Robert Louis Stevenson's poem "My Shadow" reflects the way in which a child might think of a shadow, without understanding the physics behind the way the shadow works. For example, the narrator, who speaks in the voice of a child, notes the way in which his shadow goes around with him and jumps into his bed before him. The narrator also notes the way in which the shadow gets suddenly bigger and smaller, without growing in the slow way a child does, and the way in which the shadow always stays close to the narrator.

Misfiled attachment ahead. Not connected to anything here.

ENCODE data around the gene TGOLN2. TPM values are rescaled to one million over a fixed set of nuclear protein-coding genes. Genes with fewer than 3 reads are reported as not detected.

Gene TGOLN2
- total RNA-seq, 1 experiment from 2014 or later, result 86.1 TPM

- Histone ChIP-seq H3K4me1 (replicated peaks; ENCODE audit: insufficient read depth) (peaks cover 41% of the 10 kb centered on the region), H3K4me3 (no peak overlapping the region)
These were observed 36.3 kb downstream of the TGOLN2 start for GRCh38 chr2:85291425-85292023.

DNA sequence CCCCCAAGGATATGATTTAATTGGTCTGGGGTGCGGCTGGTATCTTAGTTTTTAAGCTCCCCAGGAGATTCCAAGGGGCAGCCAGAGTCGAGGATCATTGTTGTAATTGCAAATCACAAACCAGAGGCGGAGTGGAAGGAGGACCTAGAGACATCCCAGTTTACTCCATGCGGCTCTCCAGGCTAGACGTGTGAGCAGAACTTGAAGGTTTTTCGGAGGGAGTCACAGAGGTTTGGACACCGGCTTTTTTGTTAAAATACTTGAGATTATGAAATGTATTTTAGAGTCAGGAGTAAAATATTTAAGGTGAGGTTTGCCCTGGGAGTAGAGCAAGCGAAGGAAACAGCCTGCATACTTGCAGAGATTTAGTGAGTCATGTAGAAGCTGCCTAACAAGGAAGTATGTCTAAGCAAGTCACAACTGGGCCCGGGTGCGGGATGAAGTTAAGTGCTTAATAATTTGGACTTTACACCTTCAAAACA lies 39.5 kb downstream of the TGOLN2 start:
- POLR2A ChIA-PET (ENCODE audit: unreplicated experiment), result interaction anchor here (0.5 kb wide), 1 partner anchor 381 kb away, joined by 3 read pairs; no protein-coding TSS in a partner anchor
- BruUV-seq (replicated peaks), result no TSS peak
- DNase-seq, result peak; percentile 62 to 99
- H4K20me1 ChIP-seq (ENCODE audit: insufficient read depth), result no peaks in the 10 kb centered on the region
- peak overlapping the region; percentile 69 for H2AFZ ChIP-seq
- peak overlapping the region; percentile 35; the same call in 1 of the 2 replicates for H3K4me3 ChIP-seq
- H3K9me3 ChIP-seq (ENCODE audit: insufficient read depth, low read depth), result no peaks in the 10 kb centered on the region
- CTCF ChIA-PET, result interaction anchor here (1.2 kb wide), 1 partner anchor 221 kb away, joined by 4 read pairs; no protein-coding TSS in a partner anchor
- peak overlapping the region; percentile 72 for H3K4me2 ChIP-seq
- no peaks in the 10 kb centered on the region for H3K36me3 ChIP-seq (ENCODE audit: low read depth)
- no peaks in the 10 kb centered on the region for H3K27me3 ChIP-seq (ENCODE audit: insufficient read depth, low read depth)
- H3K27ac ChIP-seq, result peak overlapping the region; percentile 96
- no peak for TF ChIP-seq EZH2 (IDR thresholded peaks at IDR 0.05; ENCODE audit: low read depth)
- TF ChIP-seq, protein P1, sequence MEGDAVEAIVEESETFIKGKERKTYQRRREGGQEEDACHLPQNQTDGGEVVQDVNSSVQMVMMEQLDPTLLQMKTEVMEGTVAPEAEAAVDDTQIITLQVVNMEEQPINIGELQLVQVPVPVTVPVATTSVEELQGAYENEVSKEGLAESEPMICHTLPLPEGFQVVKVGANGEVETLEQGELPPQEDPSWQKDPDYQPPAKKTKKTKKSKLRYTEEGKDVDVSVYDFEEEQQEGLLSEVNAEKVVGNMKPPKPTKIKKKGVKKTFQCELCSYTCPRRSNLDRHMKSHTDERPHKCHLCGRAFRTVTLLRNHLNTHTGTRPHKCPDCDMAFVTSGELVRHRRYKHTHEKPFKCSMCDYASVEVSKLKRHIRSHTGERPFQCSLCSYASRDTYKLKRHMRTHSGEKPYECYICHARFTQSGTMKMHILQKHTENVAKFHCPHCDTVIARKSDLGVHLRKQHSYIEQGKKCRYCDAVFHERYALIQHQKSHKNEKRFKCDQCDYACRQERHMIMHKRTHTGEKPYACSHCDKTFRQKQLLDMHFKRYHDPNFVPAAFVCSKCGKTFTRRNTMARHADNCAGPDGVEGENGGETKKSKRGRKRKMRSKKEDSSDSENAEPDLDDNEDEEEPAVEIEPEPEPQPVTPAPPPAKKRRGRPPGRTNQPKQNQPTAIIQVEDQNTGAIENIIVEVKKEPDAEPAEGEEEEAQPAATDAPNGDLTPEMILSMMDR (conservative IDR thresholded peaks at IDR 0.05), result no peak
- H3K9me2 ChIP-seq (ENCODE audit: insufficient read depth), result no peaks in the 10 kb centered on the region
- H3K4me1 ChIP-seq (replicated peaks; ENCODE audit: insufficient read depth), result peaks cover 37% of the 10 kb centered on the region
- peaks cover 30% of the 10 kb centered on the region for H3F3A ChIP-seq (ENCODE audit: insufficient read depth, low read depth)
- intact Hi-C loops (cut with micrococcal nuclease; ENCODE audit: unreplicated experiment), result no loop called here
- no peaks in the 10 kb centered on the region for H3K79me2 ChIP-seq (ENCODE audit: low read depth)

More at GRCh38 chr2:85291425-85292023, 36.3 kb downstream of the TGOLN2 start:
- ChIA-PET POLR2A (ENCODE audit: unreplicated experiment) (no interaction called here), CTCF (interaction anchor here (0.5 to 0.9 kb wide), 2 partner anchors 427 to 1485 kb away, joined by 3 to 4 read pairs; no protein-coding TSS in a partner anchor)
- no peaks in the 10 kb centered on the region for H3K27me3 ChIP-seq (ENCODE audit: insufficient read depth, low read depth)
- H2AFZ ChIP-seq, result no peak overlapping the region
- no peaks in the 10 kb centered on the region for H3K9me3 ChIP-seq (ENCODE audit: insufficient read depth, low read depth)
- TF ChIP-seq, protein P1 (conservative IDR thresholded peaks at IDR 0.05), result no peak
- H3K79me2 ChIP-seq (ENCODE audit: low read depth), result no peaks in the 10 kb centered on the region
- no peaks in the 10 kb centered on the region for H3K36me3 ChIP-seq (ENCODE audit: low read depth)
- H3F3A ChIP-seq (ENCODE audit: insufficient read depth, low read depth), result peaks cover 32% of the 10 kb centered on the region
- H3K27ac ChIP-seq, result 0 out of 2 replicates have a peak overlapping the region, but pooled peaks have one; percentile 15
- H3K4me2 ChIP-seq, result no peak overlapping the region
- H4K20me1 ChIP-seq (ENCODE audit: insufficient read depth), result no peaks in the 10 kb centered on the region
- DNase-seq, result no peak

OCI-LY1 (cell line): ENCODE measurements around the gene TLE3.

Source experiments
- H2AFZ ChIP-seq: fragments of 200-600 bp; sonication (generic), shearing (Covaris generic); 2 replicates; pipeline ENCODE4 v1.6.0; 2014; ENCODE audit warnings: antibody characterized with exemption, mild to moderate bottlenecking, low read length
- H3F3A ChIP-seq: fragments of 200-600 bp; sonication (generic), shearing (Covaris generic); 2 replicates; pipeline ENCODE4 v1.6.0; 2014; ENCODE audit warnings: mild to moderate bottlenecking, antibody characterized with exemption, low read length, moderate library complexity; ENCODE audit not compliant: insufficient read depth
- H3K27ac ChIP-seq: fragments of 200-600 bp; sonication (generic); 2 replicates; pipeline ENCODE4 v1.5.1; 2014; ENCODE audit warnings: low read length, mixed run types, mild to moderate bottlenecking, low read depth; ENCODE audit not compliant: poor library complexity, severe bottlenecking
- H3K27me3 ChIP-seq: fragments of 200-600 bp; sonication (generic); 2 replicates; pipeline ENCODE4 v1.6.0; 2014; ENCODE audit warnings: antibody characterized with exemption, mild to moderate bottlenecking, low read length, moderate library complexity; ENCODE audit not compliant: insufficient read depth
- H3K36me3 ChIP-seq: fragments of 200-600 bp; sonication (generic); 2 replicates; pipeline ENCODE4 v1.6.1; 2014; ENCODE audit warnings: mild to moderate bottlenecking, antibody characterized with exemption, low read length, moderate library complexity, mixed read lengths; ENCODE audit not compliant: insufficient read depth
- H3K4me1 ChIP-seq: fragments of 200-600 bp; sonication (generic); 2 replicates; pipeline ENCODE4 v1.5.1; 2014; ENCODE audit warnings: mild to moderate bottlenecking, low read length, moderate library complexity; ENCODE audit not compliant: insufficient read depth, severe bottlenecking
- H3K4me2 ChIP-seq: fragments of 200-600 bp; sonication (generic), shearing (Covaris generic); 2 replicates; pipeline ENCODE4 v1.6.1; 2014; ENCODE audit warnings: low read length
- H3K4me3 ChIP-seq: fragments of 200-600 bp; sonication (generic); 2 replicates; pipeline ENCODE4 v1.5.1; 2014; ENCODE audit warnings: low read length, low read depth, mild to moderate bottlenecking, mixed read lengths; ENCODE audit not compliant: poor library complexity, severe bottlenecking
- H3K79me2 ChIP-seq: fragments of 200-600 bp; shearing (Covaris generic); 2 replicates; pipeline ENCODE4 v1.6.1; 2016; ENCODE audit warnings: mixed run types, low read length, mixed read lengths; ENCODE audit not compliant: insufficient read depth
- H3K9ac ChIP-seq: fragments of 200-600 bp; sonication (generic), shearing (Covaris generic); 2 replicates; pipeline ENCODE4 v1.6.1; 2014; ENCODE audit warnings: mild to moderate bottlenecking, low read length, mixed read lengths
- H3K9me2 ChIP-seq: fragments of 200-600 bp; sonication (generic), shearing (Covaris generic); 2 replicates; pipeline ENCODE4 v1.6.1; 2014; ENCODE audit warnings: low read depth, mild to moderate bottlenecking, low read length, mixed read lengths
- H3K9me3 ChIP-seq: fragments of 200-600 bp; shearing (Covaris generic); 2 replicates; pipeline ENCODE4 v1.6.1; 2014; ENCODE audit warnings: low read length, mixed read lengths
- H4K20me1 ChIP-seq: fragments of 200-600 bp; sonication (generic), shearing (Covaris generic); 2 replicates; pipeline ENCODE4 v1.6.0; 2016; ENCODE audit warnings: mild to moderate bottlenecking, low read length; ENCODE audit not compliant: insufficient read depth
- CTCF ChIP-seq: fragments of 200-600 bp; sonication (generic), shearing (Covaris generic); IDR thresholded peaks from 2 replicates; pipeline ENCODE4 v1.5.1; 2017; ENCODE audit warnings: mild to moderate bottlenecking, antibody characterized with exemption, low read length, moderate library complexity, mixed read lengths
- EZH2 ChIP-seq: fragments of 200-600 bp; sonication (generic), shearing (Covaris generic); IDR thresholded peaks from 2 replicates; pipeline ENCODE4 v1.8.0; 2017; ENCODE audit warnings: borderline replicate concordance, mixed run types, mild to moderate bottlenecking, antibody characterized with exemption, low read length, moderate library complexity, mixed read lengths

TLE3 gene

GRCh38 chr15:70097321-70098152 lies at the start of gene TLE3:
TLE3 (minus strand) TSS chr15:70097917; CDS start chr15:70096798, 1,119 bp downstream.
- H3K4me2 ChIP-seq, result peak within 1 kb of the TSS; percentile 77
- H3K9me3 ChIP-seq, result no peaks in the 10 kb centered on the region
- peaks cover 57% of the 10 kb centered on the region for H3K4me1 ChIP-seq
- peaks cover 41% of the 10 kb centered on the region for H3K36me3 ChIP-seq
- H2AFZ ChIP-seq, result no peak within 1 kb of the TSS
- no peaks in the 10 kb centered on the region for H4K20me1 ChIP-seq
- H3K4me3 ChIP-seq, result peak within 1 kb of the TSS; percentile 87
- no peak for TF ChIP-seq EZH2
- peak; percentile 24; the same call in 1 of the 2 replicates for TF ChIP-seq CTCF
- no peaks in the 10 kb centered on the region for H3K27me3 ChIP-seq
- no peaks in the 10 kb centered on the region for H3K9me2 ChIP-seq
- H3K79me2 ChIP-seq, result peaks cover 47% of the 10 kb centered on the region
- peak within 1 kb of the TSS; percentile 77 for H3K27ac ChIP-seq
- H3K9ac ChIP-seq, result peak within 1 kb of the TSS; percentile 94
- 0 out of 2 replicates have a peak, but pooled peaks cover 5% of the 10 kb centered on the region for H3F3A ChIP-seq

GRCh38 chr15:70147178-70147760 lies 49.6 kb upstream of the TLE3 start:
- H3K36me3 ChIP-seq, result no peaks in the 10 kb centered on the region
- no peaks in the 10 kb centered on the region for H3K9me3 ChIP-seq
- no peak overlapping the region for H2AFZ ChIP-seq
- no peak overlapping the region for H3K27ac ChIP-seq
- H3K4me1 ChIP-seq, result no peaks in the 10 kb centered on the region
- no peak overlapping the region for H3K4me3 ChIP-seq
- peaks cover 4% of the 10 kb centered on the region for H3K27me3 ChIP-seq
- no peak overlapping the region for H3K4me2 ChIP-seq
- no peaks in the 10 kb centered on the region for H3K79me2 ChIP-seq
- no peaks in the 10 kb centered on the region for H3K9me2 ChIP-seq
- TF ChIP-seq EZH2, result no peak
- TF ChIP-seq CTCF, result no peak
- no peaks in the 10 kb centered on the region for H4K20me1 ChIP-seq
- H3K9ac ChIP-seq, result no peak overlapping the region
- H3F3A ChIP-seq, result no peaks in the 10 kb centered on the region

In the end, the narrator does not understand why the shadow doesn't accompany him outside on a sunny day (when, of course, the bright sunlight would make shadows impossible). The narrator's diction and the way in which he describes what he sees around him mirror the way a child would see the physical world.